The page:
Rick George was part of the group charged with the unenviable task of analyzing pending state laws to potentially craft NCAA legislation that might create a uniform set of rules and restrictions to name, image and likeness ventures across the college athletics.
Through no fault of that group, the NCAA’s Working Group on State and Federal Legislation, NIL opportunities finally arrived for NCAA athletes at the beginning of the month without a blanket policy to govern the new era. Regardless, NIL opportunities became the law of the land on July 1 and, as has been George’s stance as NIL advocacy gained greater traction over the past few years, CU’s athletic director expressed excitement over NIL matters on Thursday during George’s first media session since the NIL era began.
“I’m excited for our student-athletes. I’m excited for student-athletes around the country to be able to monetize their name, image and likeness just like the students on our campus,” George said. “I think it’s a natural progression, as I’ve said it before, that I think we need to do. There’s a number of things that we’re doing to provide for our student-athletes, and I think the name, image and likeness is a natural step in that progress and we’ll continue to look for ways that we can make the experience for student-athletes better at CU.
“I’m really happy this day has come and I’m happy for our student-athletes that want to participate moving forward. I still think it’s too early to tell what kind of impact it’s going to have on our student-athletes, and what relationships and partnerships will look like. But I’m happy for our student-athletes and I think it’s going to be great for them.”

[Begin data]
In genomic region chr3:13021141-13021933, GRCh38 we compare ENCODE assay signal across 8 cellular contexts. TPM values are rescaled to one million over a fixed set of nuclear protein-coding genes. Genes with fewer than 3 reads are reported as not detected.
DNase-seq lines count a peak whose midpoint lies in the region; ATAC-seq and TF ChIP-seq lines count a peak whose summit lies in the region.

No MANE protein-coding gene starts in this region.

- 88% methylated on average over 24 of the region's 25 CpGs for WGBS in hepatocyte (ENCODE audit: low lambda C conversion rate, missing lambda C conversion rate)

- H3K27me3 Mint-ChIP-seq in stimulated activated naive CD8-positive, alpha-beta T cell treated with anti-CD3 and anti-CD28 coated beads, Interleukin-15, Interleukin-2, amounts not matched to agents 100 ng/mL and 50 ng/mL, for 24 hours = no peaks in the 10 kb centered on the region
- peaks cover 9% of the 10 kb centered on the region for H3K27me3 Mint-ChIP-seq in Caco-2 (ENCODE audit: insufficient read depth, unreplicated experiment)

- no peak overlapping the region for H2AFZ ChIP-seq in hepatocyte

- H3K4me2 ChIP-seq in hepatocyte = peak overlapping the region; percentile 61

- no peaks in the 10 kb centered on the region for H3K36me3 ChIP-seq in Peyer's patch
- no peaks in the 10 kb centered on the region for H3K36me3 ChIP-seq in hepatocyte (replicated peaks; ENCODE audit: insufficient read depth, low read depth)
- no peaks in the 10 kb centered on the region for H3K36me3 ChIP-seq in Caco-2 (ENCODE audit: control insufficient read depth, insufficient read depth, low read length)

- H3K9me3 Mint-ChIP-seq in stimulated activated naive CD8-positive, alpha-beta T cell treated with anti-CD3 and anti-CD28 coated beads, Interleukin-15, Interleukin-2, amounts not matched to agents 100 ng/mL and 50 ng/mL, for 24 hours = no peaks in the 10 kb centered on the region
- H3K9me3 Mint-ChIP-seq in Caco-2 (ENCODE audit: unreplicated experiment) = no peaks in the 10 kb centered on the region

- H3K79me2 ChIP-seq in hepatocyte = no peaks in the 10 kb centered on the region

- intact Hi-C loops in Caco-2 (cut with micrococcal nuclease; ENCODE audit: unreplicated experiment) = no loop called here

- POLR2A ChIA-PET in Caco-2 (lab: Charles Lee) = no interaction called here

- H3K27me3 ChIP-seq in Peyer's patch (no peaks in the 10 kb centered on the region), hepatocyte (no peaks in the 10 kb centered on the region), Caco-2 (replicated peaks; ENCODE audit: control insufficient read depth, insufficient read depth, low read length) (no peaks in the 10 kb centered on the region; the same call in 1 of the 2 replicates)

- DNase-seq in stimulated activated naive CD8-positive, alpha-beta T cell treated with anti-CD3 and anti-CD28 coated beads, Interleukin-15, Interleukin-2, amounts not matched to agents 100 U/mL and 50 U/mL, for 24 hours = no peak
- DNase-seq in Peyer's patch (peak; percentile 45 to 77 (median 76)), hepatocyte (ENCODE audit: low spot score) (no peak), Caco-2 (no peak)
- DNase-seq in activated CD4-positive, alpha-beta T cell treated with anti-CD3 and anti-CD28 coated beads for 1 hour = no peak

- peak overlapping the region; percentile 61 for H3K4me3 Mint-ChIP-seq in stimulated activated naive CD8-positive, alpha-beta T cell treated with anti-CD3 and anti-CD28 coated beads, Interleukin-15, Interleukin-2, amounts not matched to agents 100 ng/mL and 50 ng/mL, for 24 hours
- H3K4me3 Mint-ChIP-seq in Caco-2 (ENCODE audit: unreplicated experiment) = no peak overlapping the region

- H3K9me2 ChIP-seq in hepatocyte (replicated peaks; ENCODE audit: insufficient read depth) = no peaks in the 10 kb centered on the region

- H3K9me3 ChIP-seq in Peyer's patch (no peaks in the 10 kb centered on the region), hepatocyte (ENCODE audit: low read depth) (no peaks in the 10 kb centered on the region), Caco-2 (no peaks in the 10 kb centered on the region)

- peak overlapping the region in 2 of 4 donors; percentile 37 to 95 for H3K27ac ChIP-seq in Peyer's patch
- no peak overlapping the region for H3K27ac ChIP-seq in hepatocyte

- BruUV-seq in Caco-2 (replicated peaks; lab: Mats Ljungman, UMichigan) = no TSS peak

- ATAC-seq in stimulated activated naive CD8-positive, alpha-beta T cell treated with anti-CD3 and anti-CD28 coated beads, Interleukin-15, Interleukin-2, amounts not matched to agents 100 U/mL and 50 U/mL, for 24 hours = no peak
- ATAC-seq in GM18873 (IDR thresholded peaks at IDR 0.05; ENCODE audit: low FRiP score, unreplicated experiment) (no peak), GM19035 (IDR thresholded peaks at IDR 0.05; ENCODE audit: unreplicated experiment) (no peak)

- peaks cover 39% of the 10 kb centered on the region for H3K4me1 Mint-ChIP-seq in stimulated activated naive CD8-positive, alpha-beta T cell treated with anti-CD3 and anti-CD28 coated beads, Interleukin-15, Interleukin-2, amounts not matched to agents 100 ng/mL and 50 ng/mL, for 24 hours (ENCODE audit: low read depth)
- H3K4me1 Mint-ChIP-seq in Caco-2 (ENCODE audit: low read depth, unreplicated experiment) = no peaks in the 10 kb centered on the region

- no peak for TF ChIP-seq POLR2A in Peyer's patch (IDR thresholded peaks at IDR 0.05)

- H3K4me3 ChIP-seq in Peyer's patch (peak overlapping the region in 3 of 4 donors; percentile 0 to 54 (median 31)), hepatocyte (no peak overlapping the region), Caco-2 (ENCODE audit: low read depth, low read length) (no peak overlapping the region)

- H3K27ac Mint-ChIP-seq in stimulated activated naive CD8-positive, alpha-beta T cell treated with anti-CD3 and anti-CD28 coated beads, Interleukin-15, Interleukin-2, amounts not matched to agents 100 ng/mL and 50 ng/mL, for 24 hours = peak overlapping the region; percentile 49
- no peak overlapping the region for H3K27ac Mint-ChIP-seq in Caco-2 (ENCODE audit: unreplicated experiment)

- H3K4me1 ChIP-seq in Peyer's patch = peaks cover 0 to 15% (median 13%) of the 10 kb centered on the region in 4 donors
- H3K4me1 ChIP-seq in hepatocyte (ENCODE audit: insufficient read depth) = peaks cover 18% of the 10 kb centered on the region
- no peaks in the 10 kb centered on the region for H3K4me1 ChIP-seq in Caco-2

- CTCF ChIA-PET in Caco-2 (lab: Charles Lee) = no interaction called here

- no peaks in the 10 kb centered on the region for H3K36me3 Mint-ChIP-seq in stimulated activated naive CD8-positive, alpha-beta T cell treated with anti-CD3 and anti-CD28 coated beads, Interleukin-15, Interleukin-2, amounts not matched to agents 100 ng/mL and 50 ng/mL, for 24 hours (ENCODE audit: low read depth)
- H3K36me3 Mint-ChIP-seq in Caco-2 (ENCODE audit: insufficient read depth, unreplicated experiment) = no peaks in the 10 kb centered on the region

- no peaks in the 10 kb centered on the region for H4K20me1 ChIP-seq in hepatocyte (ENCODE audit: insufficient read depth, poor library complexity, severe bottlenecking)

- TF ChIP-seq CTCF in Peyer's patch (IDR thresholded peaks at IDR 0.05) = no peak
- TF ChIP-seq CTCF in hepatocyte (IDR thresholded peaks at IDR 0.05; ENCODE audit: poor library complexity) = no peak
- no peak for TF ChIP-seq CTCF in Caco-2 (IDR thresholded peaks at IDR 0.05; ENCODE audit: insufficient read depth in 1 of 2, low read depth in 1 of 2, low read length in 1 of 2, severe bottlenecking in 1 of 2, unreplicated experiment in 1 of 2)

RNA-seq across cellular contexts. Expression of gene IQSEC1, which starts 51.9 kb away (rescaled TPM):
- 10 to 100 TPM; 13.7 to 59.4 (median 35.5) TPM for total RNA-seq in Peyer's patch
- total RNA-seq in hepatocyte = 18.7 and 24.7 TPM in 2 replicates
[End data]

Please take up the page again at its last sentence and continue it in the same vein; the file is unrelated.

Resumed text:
CU attempted to get ahead of the NIL educational curve last year when it formed the “Buffs With a Brand” program. Partnering with Jeremy Darlow, an experienced athletics consultant with Brands Win Championships, the Buffs With a Brand program has spent the past year helping educate the Buffs on the realities of future NIL legislation and opportunities, while also addressing issues such as entrepreneurship and financial literacy.
That NIL future finally has arrived, yet that education will continue. George on Thursday said the athletics department already has begun the process of meeting with each team to explain what is allowed under Colorado law, what isn’t allowed, and what opportunities might be available locally in Boulder or through social media ventures.
On July 1, CU wide receiver Brenden Rice announced a partnership with the fan connection company Cameo, and several Buffs athletes have secured sponsorship deals with Barstool Sports. On Thursday, Nate Landman added his name to that list, with the Denver sports media and entertainment company DNVR announcing an agreement with the CU linebacker. More Buffs are certain to explore new financial opportunities as the 2021-22 athletics calendar gets rolling.
“As all of our student-athletes come back, and they come back at different times, we’ll meet with all of them just to educate them,” George said. “But also to inform them of what the opportunities are. That’s why I think it was real important for our Buffs With a Brand, for a year they learned about how to brand themselves. Having partnerships with Jeremy Darlow and our leadership team on campus I think was really helpful for those student-athletes who participated in that.”